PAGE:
The girls will work in groups of ten, separated by interests – they’ll select a topic they want to focus on, like health, education, water, and they will learn how to craft a mission statement, develop a program goal and implementation plan, and how to write and follow a budget. They will be given small grants of $50, which will be managed by the social worker and through each phase can retrieve part of the money for supplies, then implementation or advertising. The goal is to have them create these mini-organizations and incubate them throughout the school year, with the hope of maintaining it beyond that year, turning it into a profitable business, and growing it beyond their immediate school community.

When I heard that this was their well thought out plan, I thought Spark would be the perfect place for Komera to seek funding help to cover the costs of the girls supplies, food, transportation, and personal supplies throughout the training. The perfect way to blend two of the organizations that are most dear to me.

The Komera Project embodies the exact kind of values and practices that Spark looks for in grantees, and I look forward to what these budding entrepreneurs are up to in just a few years.

Check out their Facebook and Twitter pages, and visit their site to learn more about Komera and meet some of their scholars.

Retraumatization: The Increased Risk of HIV Transmission among Abuse and Assault Victims

While the transmission of HIV and the causes of HIV-related death are actually more complicated—and even more nuanced—than public discussion would let on, a few presumptions about it remain fairly accurate.

For women who are marginalized in their communities, who are victims of abuse or assault, and who are economically or socially dependent on a spouse, the risk of them contracting HIV or dying from multiple complications from AIDS is simply greater than that of women fortunate enough to not be subjected to these circumstances. Take these scenarios:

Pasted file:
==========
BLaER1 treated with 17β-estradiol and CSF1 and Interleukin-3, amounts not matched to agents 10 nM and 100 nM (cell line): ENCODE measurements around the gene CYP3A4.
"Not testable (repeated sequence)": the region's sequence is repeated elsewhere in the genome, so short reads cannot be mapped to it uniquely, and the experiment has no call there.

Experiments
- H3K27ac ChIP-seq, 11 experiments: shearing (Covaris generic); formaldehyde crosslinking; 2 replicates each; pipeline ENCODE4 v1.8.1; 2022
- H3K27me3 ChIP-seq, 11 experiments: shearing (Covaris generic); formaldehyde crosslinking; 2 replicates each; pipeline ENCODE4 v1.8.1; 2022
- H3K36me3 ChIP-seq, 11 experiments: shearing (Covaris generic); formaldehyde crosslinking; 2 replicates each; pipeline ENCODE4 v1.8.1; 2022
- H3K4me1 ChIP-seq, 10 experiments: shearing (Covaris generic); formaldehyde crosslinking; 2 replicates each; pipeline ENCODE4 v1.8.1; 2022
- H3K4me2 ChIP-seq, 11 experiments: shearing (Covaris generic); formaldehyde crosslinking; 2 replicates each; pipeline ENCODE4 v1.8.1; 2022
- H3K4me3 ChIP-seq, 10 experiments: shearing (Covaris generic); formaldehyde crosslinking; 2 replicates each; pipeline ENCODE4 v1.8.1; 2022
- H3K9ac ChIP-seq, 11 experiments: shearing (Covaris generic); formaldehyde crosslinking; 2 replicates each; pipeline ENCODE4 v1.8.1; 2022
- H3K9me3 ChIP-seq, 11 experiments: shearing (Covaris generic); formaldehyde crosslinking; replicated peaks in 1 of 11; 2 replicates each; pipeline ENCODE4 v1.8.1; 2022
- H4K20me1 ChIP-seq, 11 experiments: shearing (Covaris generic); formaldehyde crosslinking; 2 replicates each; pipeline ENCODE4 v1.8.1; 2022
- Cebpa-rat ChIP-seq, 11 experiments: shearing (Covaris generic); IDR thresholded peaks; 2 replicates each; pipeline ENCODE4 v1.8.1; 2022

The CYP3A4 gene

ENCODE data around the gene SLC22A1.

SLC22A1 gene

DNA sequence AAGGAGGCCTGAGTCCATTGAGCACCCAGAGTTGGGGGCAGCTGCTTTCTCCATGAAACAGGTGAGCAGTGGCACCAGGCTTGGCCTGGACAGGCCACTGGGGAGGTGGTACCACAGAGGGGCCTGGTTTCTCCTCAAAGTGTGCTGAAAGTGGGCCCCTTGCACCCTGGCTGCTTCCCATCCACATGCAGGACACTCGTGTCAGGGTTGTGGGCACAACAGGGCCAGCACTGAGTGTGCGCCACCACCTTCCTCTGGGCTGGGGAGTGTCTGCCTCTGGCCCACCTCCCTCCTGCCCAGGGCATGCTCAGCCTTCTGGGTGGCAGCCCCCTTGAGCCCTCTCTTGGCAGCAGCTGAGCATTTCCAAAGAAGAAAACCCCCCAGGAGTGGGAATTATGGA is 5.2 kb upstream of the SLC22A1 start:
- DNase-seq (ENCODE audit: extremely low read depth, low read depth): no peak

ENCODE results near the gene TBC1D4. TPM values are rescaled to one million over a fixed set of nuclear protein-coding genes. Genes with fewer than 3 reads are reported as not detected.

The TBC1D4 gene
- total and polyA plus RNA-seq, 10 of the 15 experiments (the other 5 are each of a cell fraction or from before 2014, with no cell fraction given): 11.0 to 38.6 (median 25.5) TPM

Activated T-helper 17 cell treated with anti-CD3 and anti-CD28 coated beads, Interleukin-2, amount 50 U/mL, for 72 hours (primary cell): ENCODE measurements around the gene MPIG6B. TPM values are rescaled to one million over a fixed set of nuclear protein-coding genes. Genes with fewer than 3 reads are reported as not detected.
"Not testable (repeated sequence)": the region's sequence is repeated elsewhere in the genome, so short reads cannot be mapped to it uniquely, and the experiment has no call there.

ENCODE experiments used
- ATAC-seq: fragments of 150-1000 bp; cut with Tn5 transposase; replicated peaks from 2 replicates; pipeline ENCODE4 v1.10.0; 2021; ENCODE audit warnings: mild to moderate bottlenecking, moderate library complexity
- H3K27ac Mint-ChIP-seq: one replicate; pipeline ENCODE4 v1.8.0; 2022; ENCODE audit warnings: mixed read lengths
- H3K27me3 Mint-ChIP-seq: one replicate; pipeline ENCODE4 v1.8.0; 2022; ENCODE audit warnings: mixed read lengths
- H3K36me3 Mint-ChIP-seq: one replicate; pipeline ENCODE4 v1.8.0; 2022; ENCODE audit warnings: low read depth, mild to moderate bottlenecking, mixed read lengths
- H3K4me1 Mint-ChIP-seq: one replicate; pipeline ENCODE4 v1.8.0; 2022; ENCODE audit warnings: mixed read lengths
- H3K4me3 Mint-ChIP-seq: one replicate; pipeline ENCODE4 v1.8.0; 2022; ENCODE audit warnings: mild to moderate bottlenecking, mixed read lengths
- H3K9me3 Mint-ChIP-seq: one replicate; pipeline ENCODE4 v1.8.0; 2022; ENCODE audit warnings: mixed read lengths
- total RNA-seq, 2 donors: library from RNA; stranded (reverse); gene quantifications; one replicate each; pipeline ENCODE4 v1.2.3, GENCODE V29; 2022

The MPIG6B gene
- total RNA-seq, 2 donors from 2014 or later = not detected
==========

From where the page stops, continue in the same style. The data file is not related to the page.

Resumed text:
• The power dynamic in an abusive relationship may prohibit women from being able to protect herself from a partner who refuses to wear a condom
  • Women in poverty and those who need to rely on a partner for financial support may have greater risk of comorbid infections than women of economic independence. They are less likely to have the health insurance and relationship with a healthcare provider that would support HIV testing and provide the essential—and expensive—HIV medications to ensure a healthy life and lower the risk of co-morbid infections
  • People without social support, living in fear of what an HIV-positive diagnosis means, or those who have reason to fear stigma around personal behavior when seeking treatment are less likely to know where to access treatment or seek it out because of that fear, stigma and lack of support

Common sense would seem to support these statements. But until recently, the pathways of infection were not always clear, and while the conclusions above seemed certainly reasonable, specific data to support them had been difficult to collect. Two recent studies led by a UCSF-researcher have changed that. One synthesized what is known about PTSD and exposure to trauma among HIV-positive women, and the other explored the root of this relationship.